The professorships and Senate of the Royal University were shared equally between Catholics and Protestants. However, colleges of the university maintained full independence except in the awarding of degrees, and the compilation and enforcement of academic regulations and standards.

The members of the Senate of the Royal University included Gerald Molloy, William Joseph Walsh, John Healy, the Marquess of Dufferin and Ava, George Arthur Hastings Forbes, 7th Earl of Granard, Anthony Nugent, 11th Earl of Westmeath, Daniel Mannix and George Johnston Allman.





Notable graduates


A high number of graduates of the university for the time were women (the first nine in 1884) because Trinity College Dublin did not accept female students until 1904.


Irish Universities Act 1908
Act of Parliament
Long titleAn Act to make further provision with respect to University Education in Ireland.
Citation8 Edw. 7. c. 38
Royal assent1 August 1908
The arms of the Royal University of Ireland on the southern side of the quadrangle at Queen's University Belfast

On 31 October 1909 the Royal University was dissolved; the National University of Ireland and Queen's University Belfast took over its functions under the Irish Universities Act 1908 (8 Edw. 7. c. 38),[9] which provided for the transfer of graduates, staff and students to one or the other of these new universities. The final degree congregation of the Royal University of Ireland in 1909 involving 350 students was accompanied by demonstrations in favour of the Irish language being compulsory for the new National University.


Coat of arms of Royal University of Ireland
Granted 11 October 1881 by Sir John Bernard Burke, Ulster King of Arms.
Per saltire Ermine and Ermines an open book Proper clasped and surmounted by the royal crown Or between four escutcheons two in pale and two in fess the escutcheons in pale representing respectively the arms of the Provinces of Leinster (Vert an Irish harp Or stringed Argent) and Munster (Azure three antique crowns Or) the escutcheons in fess representing respectively the arms of the Provinces of Ulster (Or a cross Gules on an escutcheon Argent a dexter hand couped also Gules) and Connaught (per pale Argent and Azure on the dexter a dimidiated eagle displayed Sable and on the sinister conjoined therewith at the shoulder a sinister arm embowed Proper sleeved of the first holding a sword erect also Proper).[10]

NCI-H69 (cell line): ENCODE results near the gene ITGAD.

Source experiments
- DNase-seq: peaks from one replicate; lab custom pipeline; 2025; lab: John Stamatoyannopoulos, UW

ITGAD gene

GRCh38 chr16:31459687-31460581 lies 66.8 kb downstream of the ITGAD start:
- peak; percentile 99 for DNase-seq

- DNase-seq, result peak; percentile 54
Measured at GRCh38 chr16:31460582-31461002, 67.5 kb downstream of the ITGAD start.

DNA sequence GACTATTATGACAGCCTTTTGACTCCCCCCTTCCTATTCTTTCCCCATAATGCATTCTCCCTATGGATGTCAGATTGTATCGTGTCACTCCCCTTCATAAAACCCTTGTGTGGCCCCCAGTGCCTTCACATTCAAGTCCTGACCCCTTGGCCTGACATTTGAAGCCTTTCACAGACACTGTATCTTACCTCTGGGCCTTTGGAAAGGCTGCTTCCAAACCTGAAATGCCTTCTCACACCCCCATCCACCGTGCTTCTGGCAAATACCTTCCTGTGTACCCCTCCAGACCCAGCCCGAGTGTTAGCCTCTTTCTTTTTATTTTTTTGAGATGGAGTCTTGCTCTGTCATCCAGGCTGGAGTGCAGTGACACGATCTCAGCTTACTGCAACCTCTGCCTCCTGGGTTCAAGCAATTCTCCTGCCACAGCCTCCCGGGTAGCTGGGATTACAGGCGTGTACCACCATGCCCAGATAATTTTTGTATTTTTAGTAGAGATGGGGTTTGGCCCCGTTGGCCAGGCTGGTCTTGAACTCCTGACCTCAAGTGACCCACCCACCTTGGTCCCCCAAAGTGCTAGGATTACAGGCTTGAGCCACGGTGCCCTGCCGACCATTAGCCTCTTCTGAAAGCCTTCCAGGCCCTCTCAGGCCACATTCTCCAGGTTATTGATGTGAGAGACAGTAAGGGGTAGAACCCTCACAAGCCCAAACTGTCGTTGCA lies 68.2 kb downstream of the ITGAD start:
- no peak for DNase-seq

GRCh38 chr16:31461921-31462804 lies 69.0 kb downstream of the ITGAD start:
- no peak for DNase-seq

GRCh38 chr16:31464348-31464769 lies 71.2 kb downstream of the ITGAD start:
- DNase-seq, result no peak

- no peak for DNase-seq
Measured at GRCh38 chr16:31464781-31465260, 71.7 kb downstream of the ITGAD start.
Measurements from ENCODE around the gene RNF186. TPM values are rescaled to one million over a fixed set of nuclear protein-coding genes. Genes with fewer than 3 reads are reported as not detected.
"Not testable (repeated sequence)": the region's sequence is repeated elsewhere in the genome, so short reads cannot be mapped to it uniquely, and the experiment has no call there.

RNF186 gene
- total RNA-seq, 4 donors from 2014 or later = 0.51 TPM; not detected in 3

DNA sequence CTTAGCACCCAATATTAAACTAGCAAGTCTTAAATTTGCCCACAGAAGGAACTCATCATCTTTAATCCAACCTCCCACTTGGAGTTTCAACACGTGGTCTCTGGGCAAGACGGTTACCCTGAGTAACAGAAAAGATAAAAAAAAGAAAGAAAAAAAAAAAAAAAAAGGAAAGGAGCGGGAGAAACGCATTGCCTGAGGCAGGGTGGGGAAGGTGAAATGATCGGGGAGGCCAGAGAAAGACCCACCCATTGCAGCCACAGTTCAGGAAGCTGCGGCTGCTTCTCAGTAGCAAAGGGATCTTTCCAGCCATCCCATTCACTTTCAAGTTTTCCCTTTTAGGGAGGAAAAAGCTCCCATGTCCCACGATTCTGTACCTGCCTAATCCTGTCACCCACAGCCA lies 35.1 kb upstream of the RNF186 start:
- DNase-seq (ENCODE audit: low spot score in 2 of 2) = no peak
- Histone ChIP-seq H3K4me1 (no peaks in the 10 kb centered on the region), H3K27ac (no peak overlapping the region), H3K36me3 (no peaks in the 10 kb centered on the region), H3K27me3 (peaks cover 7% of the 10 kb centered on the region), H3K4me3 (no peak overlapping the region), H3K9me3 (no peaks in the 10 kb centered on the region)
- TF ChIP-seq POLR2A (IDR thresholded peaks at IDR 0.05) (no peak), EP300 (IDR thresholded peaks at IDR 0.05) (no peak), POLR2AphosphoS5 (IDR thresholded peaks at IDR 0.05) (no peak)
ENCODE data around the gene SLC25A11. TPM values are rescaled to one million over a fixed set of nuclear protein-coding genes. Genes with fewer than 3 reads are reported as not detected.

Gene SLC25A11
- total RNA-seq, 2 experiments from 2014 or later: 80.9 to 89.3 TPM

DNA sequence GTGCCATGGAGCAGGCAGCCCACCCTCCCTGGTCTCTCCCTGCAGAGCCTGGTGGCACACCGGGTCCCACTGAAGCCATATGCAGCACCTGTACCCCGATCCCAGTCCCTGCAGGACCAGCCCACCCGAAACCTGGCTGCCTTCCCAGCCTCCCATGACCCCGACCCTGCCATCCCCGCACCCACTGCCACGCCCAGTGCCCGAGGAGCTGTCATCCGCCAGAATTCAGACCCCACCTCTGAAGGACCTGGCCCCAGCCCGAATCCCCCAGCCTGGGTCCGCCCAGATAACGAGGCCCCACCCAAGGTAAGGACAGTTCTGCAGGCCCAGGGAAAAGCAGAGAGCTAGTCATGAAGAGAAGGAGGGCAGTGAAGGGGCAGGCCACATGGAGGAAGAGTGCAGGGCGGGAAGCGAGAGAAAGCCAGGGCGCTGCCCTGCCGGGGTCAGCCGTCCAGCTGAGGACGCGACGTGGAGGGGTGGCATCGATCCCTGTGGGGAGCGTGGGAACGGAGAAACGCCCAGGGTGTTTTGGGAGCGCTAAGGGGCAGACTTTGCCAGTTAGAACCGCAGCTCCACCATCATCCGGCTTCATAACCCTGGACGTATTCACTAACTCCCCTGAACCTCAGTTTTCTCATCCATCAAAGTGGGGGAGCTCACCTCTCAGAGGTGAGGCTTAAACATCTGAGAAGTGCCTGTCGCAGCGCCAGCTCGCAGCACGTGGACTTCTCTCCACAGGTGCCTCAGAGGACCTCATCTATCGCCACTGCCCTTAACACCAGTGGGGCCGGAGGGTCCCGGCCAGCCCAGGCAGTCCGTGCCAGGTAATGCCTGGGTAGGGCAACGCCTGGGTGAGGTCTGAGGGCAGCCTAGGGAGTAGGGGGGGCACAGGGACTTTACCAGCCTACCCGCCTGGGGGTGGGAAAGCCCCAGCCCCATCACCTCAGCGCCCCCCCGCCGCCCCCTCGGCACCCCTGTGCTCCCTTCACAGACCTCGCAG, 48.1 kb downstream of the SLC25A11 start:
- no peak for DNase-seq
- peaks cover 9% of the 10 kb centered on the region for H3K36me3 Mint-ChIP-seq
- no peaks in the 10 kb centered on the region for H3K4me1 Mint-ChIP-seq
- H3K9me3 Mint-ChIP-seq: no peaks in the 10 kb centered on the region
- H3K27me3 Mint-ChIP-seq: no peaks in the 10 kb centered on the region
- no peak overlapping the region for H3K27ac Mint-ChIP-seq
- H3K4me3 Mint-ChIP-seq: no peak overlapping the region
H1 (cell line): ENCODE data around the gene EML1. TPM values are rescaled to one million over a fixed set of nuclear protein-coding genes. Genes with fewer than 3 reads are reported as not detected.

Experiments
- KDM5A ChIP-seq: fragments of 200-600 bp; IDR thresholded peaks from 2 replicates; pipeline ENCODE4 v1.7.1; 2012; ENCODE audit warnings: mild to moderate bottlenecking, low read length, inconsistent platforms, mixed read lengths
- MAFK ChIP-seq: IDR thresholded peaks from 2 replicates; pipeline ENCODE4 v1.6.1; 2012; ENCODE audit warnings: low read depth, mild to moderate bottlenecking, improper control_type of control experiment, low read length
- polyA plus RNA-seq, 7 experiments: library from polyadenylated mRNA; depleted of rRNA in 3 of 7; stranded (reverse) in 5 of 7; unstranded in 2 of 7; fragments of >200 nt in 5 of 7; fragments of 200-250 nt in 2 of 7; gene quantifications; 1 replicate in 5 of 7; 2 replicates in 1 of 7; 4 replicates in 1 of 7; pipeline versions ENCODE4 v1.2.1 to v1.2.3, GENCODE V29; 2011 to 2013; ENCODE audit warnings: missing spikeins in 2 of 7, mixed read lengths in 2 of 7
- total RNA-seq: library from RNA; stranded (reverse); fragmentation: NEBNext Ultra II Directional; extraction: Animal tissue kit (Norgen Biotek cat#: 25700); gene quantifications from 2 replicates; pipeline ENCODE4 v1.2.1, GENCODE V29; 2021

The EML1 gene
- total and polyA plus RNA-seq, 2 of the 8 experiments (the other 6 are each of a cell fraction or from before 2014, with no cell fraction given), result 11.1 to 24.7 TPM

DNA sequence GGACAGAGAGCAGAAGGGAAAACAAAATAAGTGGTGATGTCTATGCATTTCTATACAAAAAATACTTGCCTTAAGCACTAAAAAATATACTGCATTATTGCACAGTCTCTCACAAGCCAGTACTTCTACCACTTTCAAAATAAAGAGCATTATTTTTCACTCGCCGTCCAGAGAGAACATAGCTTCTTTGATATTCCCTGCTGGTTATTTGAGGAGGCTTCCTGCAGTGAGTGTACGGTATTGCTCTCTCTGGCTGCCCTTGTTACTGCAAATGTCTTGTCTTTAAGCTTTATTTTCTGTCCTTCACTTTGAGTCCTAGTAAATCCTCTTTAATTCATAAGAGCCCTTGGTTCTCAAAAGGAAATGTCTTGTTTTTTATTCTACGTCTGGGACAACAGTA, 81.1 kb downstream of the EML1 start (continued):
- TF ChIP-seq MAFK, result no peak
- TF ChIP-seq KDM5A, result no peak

See also



  1. ^ University Education (Ireland) Act 1879 Hansard. Acts 1803–2005.
  2. ^ Page 96, Ireland Since the Famine by F.S.L. Lyons, Fontana Press, (1971)
  3. ^ A Journey Through Time History, Domician College,
  4. ^ Dominican Education in Ireland 1820-1930 by Marie M. Kealy, Review by: Finola Kennedy, Studies: An Irish Quarterly Review, Vol. 97, No. 385, The Family Today (Spring 2008), pp. 102-104 (3 pages)
  5. ^ Chapter 3 Education -Ireland Society and Economy 1870 – 1914 Archived 10 September 2010 at the Wayback Machine
  6. ^ "Ireland". The Times. No. 36947. London. 10 December 1902. p. 11.
  7. ^ Thomas P Linehan. "The Development of Official Irish Statistics" (PDF). Journal of the Statistical and Social Inquiry Society of Ireland. Retrieved 8 January 2015 – via United Nations Statistics Division.
  8. ^ "Irish America is under construction". 30 July 2014.
  9. ^ Irish Universities Act 1908 - Irish Statute Book.
  10. ^ "Grants and Confirmations of Arms, Vol. H". National Library of Ireland. 1880. p. 76. Retrieved 13 August 2022.